Luek sent us this article and writes "In Lawrence County, Pennsylvania the ACLU got 37 men out of the child support prison gulag. They reasoned correctly that anyone arrested and threatened with imprisonment is entitled to free legal counsel if they can't afford it and due legal process. Just because you are a male you still can't be treated like a piece of property by the iron heeled state tyrants." This could be a very important breakthrough if this kind of legal case is made in other regions. The ACLU has been lukewarm or completely apathetic to certain men's issues (ie, male reproductive rights) in the past, but this could be a way of getting our "foot in the door" and might lead to the ACLU being more open to men's rights issues. Let's hope for the best.
Jeff Mapes from Kalamazoo College in Michigan is looking for a pro-male speaker to come to his campus and give a presentation on men's issues. If you're interested, please e-mail Jeff at email@example.com. Jeff has been successful in starting a "men's issues house" on campus. Here's an excerpt from the house's mission statement: "At every level of discussion on this campus, masculinity is ostracized and shunned. From the way sports players are cynically referred to as “jocks,” to the tendency of every discussion on masculinity to center around gender violence, the students, faculty and staff of Kalamazoo College largely operate under a fundamentally negative—and utterly wrong—conception of men and masculinity. This conception begins with the assumption that men, left to their own devices, will act like brutish animals in a Hobbesian state of nature. As a house, our primary mission will be to fight this misconception." We definitely need more college groups like this.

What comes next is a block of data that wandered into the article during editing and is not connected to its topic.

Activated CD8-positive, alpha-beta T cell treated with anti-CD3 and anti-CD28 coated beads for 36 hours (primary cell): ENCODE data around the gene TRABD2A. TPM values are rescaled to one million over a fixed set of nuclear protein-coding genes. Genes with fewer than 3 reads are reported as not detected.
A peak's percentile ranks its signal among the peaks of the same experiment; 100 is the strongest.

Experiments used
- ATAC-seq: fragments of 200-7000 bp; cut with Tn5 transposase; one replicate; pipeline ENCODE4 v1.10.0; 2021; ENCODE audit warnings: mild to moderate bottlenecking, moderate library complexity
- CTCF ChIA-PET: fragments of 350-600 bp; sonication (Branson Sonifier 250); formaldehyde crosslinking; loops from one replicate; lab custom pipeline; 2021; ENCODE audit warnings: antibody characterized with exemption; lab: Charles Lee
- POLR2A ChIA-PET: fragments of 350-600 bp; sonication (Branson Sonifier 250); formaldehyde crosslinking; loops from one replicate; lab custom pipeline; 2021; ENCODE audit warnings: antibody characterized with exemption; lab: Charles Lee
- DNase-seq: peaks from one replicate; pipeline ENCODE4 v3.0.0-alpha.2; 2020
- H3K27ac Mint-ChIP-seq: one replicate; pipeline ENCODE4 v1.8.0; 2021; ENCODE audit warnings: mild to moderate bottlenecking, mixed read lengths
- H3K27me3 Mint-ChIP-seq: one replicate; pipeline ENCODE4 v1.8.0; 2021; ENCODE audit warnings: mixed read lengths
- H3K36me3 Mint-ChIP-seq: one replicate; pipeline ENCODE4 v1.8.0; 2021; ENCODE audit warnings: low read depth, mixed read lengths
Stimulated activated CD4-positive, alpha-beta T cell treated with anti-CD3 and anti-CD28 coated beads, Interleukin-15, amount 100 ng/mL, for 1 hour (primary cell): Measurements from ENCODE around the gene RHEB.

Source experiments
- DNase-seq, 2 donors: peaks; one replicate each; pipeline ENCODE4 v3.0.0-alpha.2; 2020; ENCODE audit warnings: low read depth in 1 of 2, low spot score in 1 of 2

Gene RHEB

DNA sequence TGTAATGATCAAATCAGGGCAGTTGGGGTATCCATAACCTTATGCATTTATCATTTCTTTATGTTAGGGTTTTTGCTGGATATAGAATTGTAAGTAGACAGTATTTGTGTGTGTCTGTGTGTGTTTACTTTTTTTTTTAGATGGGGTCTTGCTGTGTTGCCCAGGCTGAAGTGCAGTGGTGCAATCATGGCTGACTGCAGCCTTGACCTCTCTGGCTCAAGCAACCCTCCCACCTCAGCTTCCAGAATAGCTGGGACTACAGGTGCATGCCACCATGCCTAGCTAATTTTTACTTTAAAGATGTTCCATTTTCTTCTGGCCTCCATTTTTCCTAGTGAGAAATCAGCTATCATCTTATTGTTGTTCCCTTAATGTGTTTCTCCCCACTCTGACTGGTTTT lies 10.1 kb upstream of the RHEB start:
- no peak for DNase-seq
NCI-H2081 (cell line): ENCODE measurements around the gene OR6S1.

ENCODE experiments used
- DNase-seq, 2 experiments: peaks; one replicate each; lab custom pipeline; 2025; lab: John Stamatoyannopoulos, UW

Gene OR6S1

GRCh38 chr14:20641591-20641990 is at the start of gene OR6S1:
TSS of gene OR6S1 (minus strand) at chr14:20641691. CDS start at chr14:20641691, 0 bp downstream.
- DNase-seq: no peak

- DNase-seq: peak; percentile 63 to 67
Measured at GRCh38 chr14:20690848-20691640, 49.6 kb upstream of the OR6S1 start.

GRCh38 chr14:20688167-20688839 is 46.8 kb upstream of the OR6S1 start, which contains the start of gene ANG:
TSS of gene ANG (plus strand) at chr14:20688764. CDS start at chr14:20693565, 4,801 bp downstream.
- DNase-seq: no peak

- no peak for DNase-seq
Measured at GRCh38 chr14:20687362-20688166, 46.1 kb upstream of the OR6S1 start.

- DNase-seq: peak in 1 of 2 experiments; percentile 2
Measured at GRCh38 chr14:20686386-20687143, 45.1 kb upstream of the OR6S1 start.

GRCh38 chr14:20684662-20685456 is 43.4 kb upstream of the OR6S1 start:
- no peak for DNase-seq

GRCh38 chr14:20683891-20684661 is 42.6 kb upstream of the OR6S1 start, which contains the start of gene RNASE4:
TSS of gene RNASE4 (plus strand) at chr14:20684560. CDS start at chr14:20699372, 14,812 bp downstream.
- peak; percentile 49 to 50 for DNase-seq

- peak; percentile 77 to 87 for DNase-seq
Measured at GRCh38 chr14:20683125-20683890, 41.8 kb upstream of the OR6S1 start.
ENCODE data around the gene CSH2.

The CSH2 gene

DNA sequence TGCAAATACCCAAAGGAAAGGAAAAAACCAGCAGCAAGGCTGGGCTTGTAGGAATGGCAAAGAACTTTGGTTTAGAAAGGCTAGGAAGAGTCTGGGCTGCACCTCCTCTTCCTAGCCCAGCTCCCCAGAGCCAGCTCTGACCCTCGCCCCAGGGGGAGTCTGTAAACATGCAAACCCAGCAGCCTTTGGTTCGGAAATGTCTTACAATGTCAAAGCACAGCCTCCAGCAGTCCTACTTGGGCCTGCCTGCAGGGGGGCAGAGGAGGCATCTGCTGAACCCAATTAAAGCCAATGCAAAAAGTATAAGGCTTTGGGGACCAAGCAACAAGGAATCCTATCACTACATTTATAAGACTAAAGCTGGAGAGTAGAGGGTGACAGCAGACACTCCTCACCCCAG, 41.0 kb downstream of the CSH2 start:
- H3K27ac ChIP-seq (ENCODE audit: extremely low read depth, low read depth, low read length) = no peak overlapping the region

Rams forwarded me this article about an English professor at the University of New Hampshire who has taken a close look at boys and literacy. Prof. Thomas Newkirk argues that instead of viewing popular culture as of no intellectual value, that in the case of boys and reading, it can be a very important influence: "Newkirk interviewed 100 boys and girls in third, fourth and fifth grades in New Hampshire schools for the book, and discovered that sports, movies, video games and other venues of popular culture are a powerful way to encourage young boys to read and write. In his book, Newkirk argues against the simplistic stereotype of boys, showing that rather than mimic violence, boys most often transform, recombine and participate in storylines, and resist the unreality of popular culture." Newkirk has written a book on this subject, Misreading Masculinity: Boys, Literacy, and Popular Culture, that many MANN readers might want to check out.
frank h writes "This CNN story is on how single-sex schools are gaining popularity nationwide. It's among the few articles I've seen that highlights the advantages to boys of single sex schools; most highlight the advantages to girls. Perhaps this plays to the boys' advantage because it seems that the people who need to be convinced are feminist groups like the AAUW. Also, the article mentions the National Association for Single Sex Public Education, an organization perhaps we ought to look into supporting. Anyway, I'd like to all states REQUIRE that single sex classrooms (not necessarily whole single sex schools) be offered in public education, as it offers some tremendous advantages for BOTH boys AND girls. The men's movement, as a community of organizations ought to get behind this initiative in a big way. It may well be the "silver bullet" in solving the education gap between boys and girls."